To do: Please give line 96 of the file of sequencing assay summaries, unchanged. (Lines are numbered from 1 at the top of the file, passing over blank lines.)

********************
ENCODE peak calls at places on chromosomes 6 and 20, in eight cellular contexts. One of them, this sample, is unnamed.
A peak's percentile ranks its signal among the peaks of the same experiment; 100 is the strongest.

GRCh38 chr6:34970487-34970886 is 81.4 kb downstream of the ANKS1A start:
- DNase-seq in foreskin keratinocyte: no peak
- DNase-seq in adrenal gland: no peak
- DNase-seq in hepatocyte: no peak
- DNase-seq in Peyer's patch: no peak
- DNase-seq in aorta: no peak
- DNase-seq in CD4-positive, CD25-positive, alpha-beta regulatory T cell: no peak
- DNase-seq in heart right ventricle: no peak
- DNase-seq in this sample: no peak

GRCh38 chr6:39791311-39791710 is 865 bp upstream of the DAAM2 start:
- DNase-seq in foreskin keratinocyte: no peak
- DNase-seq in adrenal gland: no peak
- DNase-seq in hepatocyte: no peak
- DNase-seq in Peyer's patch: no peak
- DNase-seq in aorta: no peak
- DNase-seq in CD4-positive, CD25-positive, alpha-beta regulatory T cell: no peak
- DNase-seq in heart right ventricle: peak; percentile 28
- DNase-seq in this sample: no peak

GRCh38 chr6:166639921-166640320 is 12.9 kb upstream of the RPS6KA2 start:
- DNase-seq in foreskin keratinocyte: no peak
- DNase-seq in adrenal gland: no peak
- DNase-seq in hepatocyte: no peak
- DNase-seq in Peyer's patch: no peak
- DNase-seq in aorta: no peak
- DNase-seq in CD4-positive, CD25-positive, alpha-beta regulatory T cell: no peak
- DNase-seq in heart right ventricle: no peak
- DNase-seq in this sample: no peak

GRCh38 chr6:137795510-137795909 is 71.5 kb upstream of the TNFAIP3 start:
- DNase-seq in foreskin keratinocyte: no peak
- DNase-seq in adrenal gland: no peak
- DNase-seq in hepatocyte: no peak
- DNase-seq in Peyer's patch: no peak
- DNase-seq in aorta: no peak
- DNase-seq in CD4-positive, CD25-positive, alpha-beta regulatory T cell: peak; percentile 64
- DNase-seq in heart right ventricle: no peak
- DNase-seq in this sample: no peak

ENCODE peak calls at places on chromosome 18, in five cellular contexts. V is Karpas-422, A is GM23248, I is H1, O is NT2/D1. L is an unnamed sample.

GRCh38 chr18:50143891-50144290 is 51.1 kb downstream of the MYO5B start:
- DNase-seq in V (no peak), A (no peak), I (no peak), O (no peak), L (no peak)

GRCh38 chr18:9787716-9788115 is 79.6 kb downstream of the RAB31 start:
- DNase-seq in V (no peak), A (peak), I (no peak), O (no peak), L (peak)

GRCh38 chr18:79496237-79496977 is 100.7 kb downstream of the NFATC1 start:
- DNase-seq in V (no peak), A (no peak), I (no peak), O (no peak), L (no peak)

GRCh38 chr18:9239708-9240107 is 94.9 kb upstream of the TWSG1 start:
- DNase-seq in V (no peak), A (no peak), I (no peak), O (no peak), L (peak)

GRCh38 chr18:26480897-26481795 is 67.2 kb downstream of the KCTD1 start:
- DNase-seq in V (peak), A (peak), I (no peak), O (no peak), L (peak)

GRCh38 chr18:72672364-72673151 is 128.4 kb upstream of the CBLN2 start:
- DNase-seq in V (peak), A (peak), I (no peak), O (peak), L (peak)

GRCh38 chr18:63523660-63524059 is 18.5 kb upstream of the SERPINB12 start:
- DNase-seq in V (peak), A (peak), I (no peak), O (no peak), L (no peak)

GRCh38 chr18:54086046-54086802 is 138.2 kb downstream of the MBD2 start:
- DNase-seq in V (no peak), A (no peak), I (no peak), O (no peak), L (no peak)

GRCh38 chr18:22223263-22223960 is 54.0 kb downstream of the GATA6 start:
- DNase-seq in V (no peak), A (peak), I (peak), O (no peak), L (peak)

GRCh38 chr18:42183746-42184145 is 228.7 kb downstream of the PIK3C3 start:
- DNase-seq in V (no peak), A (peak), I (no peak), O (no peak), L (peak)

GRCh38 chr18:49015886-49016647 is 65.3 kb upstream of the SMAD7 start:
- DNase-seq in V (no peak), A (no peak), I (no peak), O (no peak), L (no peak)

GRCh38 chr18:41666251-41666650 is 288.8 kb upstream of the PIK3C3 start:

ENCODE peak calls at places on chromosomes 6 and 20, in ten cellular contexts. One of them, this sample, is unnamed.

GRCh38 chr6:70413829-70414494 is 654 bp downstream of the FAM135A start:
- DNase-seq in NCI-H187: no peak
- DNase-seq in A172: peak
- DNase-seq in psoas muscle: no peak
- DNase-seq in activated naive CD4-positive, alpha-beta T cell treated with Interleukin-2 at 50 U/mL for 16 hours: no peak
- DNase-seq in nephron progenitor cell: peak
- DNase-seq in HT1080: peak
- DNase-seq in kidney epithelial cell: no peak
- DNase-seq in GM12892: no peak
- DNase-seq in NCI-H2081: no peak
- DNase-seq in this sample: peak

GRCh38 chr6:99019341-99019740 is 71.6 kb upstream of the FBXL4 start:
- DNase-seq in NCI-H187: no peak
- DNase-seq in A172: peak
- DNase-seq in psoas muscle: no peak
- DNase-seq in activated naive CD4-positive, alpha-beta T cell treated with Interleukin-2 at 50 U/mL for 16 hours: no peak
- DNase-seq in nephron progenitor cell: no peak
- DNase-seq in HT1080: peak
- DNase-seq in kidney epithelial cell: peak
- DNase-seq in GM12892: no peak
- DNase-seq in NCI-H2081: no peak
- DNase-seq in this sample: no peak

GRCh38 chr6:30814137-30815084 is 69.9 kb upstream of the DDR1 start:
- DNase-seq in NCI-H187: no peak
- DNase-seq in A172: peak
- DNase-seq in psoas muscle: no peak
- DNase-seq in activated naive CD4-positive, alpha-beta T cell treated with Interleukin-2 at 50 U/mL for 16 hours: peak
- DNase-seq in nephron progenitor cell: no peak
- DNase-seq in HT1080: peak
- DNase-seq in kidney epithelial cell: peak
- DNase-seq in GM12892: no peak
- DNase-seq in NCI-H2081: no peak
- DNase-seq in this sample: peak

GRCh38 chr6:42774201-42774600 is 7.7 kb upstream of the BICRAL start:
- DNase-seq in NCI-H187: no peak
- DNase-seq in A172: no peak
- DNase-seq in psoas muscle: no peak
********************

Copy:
- DNase-seq in this sample: peak